Yet despite the one dimensional representation of classical music and it’s contributors, there are artists who stand to push the preconceived notions of the genre to the side. Two of these artists make up the musical group known as Charly and Margaux. Playing Violin and Viola respectively, Charly and Margaux are the perfect mix of classical skill and contemporary style. Based out of New York, these two masters of the strings add a level of depth and personality to any piece they touch. Initially making a name for themselves through live performances across New York, Charly and Margaux gained internet acclaim through a series of instrumental remixes of popular rap and pop songs. It was from their initial success that the duo has gone on to be featured on a number of projects, working with emerging artists like Nemo Achida to critically acclaimed musicians like Kendrick Lamar. Skilled composers in their own right, the duo utilized their growing online following to crowdfund and independently release their first album of original music entitled Laced followed by their most recent release entitled The Gallerina Suites.
The work of Charly and Margaux is significant not only for the technical contributions they make to the genre, but also for their ability to make a historically restricted genre attainable for a what has been a largely ignored audience. Their ability to collaborate with contemporary artists while remaining uncompromisingly dedicated their classical roots, helps expand the notion of what type of music can be created and by whom. So while my musical talent may never extend beyond 5th grade recorder lessons, Charly and Margaux and artists like them will ensure that a new generation has the opportunity to see themselves across the spectrum of creative spaces.
As you may or may not know, yesterday (September 22, 2013) was the 65th edition of the Primetime Emmy Awards. A night dedicated to honoring “the best” in American primetime television, the Emmy’s has become must see T.V. for those who simply must see T.V.. And as is the case now with all major awards shows, the day following the event is dedicated to recapping the night’s biggest winners and losers. Now while I lack both the style and expertise to comment on who wore what better, and the time to touch on every nominated show at length, I can tell you with complete certainty that one clear loser on the night was diversity.
An issue that becomes more glaring with each year that passes, a lack of diversity is nothing new for the Emmys or Hollywood. Despite the growing number of actors and media professionals emerging from a variety of cultural, social and economic backgrounds , the diversification of talent has not translated to the awards show stage. And lets just say the apparent lack of diversity is not going unnoticed.
But for all of the frustration that was voiced about this year’s Emmy’s, a look at the new Fall television lineup doesn’t inspire much hope for anything different come next years awards. With Kerry Washington and her Emmy nominated performances in Scandal, not a single new show for the fall centers around black or minority protagonist. Simply put, you can’t expect an awards show to be diverse when primetime isn’t.
Now while it is difficult to see the Emmys drastically changing any time soon, that does not mean that change is not coming. The reluctance of Hollywood to diversify not only presents a direct opportunity for digital and independent content creators but also for audiences to redefine what type of work deserves recognition. If the most watched content ceases to be produced by major studios and is no longer found on television both Hollywood and the Emmys cease to be the primary forces for determining quality in mass media. And while this may seem like a fanciful notion, one only has to look at the success of content creators like Issa Rae and the investments that companies like Netflix and Google have made in original digital content to see Hollywood’s loss will most certainly be the internet’s gain.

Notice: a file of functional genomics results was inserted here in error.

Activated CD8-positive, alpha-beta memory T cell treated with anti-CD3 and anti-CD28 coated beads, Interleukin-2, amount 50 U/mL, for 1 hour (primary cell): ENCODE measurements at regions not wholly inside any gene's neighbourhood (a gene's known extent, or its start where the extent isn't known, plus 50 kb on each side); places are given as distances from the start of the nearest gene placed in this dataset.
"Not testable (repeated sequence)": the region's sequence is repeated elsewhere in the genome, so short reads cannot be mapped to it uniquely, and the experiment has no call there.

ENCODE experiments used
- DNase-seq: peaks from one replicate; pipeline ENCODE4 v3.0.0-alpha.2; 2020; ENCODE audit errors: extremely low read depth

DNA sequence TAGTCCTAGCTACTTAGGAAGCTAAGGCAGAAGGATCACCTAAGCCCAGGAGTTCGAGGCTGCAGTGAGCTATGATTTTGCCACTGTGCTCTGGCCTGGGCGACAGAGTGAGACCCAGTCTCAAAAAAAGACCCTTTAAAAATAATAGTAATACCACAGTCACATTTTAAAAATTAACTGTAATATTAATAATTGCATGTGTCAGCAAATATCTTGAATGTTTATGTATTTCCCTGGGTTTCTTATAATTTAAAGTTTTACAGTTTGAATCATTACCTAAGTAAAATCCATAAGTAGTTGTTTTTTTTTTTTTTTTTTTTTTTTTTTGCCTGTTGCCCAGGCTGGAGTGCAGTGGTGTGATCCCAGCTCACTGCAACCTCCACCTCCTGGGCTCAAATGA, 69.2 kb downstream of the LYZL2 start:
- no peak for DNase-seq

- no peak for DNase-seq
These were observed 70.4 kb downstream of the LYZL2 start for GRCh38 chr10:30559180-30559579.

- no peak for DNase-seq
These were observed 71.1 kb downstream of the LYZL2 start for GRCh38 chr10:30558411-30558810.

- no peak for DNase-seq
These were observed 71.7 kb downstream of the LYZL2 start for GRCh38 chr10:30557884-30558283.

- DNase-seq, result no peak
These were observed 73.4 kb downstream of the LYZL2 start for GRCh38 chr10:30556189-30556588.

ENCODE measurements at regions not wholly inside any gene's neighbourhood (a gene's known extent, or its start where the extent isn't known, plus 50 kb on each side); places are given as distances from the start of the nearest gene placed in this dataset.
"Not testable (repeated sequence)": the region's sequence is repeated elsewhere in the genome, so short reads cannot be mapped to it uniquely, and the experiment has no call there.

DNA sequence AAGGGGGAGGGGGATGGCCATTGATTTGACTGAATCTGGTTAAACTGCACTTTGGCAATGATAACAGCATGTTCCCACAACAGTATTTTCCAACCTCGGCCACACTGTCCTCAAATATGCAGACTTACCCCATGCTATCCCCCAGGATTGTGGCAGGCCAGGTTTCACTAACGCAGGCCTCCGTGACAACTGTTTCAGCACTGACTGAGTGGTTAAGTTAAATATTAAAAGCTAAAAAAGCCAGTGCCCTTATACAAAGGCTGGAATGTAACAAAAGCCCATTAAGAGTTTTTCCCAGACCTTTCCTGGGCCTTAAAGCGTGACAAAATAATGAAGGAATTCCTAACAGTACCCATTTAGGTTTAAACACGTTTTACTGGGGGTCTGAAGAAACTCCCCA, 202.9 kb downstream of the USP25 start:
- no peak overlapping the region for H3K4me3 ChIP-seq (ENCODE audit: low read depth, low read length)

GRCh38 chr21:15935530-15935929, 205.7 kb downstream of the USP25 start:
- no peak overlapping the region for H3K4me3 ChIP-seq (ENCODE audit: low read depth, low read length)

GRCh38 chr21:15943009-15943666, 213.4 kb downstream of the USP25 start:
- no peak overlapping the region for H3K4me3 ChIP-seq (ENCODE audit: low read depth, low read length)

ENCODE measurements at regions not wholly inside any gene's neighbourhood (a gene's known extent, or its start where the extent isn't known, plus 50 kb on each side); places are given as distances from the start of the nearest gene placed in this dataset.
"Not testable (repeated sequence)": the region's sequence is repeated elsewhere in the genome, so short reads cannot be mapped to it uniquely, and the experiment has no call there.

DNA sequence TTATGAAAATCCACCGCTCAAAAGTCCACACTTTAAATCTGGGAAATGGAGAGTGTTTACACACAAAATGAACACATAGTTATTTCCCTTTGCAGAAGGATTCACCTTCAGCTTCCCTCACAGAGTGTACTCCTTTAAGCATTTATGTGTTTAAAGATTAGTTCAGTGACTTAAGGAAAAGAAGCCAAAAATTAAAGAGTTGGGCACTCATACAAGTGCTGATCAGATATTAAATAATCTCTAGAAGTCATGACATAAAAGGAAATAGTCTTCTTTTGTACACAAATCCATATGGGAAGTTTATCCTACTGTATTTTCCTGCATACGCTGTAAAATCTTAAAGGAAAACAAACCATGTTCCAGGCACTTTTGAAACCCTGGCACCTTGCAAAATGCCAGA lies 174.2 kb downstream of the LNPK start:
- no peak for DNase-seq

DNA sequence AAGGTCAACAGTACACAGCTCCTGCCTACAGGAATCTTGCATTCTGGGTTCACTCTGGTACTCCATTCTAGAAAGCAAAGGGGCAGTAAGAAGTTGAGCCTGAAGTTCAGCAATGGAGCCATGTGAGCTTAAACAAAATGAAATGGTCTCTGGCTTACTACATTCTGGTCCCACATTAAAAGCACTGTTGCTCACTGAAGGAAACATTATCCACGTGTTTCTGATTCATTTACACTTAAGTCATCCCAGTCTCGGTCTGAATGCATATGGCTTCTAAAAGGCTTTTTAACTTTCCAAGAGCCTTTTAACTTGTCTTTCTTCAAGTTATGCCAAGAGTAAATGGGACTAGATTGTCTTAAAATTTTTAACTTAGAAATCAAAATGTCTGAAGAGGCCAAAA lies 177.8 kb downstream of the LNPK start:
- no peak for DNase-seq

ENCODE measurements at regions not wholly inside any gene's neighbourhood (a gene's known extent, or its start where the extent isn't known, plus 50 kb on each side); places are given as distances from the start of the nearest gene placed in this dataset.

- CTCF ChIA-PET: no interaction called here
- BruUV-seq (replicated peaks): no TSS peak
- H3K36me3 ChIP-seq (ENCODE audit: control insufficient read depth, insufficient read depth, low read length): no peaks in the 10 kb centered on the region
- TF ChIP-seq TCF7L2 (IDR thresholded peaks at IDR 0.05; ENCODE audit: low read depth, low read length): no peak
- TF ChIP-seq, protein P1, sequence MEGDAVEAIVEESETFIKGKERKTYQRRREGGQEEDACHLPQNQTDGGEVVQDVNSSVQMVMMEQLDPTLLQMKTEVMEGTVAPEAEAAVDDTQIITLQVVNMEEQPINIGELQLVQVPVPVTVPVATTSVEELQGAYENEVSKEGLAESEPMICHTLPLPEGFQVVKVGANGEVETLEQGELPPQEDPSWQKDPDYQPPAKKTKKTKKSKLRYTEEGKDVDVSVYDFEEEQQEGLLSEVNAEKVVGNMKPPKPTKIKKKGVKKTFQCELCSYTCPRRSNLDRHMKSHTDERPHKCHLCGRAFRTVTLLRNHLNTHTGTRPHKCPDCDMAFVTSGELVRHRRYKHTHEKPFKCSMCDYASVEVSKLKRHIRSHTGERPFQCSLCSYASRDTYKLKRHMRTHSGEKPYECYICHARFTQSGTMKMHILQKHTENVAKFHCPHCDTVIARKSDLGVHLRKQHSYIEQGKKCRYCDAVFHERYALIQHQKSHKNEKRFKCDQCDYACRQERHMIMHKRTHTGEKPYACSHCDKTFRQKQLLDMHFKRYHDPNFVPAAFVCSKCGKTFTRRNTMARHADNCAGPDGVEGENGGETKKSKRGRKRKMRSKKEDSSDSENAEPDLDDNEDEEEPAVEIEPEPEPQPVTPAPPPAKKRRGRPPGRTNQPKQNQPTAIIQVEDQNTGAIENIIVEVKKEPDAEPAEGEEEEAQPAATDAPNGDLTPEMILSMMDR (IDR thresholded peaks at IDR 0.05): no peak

But until this change occurs, we all better pray that Scandal and Kerry Washington get renewed for season 3.
“You turn on TV today, watch films today, the diversity of this country is not reflected on our tv screen or on our movie screens because the gate keepers do not reflect the diversity of this country.” – Spike Lee,
For many years the advertising industry has struggled with the under-representation of African Americans in its workforce. In a 2009 study entitled, “Research Perspective on Race and Employment In The Advertising Industry”, the advertising industry was shown to be woefully behind the diverse communities they serve as well as other industries of comparable size. As a result of this and other studies the advertising industry has come under increased pressure to become “more diverse”. But what does diversity mean for an industry like advertising? Is it simply hiring more minorities or is it something more?
At its most basic level, advertising is a conversation. A dialogue between brands and consumers, advertising is the transformative vehicle by which commercials become dramas, logos become icons and the products you never heard of, become the partners you couldn’t live without. Yet like any conversation, truly effective, advertising must speak the same language as the consumer. A balance between the artistically excessive and economically pragmatic, advertising must speak to an audience that is defined not by broad labels but by unique experiences.
Today’s global market demands advertisers possess a form of diversity of thought that is on par with the consumer’s. In an age of shrinking budgets and constant competition, diversity of thought will not only set agencies apart but also create work that brings people together. This is the type of diversity that film maker and advertising executive Spike Lee speaks of in his 2009 lecture at The One Club. More than filling quotas or trying to pander to specific communities, Lee speaks of a diversity that respects the unique qualities of different communities while simultaneously speaking to the common themes that unite us all. This is a process that will not only require change at the ground level but also change at the executive level. So while the makeup of the advertising workforce must better reflect the minority communities they wish to serve, we must also look for diversity at the highest levels of the institutions as well.